Page:English Caricaturists and Graphic Humourists of the nineteenth century.djvu/330

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Duke of Cumberland.The duke himself was one of the most unpopular personages of his time, and evinced on his part a contempt for public opinion which did nothing to lessen the prejudice with which he was generally regarded. We dislike a man none the less for knowing that he is conscious of and indifferent to our good or bad opinion; and so it was with the Duke of Cumberland. He followed his pleasure (field sports amongst the rest) with a serene and happy indifference to all that the world might think or say about him. This characteristic of his Royal Highness is satirized in another of the "sketches," where he is supposed to sing "My Dog and My Gun," as "Hawthorn," in the then popular opera of "Love in a Village." His Royal Highness made himself a remarkable character in those smooth-faced days by wearing a profusion of whisker and moustache perfectly white. A rumour somehow got abroad and was circulated in the tittle-tattle newspapers of the time, that at the instance of some fair lady he had shaved off these martial appendages. The cavalry for some unexplained reason were the only branch of the service who were then permitted to wear moustaches, and in one of his sketches, the artist places the smooth-shaved duke in the midst of his brother officers, who regard him with the greatest horror and amazement.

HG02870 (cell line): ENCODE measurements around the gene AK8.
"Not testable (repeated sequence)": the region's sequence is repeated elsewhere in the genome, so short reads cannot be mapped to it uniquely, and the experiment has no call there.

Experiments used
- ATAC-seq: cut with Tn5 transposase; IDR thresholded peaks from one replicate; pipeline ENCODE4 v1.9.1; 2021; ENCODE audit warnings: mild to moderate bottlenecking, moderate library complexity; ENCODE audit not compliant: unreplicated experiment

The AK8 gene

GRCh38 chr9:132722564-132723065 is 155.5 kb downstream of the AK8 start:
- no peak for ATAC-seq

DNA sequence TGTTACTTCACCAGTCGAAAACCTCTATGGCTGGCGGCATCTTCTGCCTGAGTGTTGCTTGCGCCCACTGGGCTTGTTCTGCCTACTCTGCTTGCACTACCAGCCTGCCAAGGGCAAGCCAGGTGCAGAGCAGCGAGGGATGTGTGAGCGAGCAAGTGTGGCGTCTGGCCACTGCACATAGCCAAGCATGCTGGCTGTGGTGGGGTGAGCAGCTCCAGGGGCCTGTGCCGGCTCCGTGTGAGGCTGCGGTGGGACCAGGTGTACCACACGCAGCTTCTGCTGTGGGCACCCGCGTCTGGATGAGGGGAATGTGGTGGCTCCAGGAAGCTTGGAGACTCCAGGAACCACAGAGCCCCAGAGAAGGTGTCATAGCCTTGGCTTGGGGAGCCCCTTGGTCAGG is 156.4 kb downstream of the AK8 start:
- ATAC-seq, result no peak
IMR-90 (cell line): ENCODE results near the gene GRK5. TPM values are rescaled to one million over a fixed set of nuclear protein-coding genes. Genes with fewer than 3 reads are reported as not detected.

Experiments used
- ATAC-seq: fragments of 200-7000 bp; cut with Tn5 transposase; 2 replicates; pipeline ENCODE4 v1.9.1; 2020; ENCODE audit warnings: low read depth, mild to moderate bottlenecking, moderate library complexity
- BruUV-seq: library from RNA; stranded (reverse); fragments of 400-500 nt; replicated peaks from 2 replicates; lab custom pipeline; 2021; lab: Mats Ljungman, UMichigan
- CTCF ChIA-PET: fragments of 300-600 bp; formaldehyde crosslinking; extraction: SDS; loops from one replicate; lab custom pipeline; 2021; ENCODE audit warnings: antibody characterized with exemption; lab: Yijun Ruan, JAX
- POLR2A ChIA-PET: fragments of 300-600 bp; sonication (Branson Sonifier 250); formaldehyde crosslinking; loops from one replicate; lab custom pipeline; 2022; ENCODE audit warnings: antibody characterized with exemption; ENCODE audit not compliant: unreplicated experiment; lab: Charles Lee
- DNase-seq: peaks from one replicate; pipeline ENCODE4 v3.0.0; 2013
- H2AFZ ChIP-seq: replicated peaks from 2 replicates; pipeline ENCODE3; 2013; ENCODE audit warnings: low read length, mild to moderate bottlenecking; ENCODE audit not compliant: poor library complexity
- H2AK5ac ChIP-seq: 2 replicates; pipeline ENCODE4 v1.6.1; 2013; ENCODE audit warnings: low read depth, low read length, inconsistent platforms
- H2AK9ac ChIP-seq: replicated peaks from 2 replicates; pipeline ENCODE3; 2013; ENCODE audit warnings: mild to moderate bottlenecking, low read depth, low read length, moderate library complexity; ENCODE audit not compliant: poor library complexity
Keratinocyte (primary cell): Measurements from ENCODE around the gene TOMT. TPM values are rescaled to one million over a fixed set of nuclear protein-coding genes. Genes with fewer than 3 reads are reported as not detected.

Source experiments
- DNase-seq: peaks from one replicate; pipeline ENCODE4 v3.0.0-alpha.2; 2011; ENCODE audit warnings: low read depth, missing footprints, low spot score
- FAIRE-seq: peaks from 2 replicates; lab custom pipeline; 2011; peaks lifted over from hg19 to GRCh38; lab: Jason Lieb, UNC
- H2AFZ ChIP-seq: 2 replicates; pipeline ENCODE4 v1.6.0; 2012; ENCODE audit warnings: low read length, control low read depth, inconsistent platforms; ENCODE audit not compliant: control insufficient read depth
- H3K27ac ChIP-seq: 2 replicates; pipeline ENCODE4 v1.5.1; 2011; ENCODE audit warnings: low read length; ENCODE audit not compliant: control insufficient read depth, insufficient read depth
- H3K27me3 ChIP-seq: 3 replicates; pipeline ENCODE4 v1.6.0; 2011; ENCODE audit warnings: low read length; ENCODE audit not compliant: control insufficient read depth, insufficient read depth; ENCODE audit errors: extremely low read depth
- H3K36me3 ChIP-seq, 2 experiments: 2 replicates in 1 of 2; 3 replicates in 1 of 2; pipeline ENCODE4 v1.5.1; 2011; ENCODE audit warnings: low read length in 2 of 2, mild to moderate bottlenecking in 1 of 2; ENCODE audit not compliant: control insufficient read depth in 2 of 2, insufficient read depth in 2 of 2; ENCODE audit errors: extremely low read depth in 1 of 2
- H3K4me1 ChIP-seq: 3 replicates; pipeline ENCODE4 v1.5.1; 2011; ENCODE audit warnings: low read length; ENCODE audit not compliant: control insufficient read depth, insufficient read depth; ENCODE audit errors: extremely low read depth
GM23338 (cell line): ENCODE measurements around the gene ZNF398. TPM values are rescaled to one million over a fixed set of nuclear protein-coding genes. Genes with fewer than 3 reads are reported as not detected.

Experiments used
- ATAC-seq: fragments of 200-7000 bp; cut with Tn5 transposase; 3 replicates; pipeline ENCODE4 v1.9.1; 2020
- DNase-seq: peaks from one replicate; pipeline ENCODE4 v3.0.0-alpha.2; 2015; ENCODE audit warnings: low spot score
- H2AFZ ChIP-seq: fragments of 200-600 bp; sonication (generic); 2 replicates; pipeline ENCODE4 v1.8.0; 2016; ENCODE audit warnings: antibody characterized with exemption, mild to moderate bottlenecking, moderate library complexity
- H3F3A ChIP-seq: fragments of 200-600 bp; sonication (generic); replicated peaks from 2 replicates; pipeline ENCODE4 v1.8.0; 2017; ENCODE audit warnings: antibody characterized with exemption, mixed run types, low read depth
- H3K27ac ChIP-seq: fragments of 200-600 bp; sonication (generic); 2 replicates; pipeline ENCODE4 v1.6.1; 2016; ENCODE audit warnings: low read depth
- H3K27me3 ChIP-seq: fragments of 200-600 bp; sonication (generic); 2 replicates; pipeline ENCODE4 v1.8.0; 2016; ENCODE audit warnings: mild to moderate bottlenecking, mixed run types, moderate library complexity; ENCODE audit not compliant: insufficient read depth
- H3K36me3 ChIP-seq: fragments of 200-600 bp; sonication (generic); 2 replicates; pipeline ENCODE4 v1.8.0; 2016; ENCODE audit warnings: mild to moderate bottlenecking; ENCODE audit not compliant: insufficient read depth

The Ministry which succeeded that of the Duke of Wellington had entered office under express declaration that they would forthwith apply themselves to the reform of the representation of the people; and accordingly, on the 1st of March, 1831, a bill for that purpose was actually introduced by Lord John Russell; but the strength and violence of the opposition which could still be mustered against it may be judged by the fact, that the second reading was carried by the hopeless majority of one in the fullest house that had ever been assembled. A dissolution took place shortly afterwards, and the avowed intention of such dissolution had been to obtain from the people at the general election (which followed) a House of Commons pledged to support the Reform Bill; indeed, the only test by which candidates were tried, was their expressed pledge to support this particular measure. On the 24th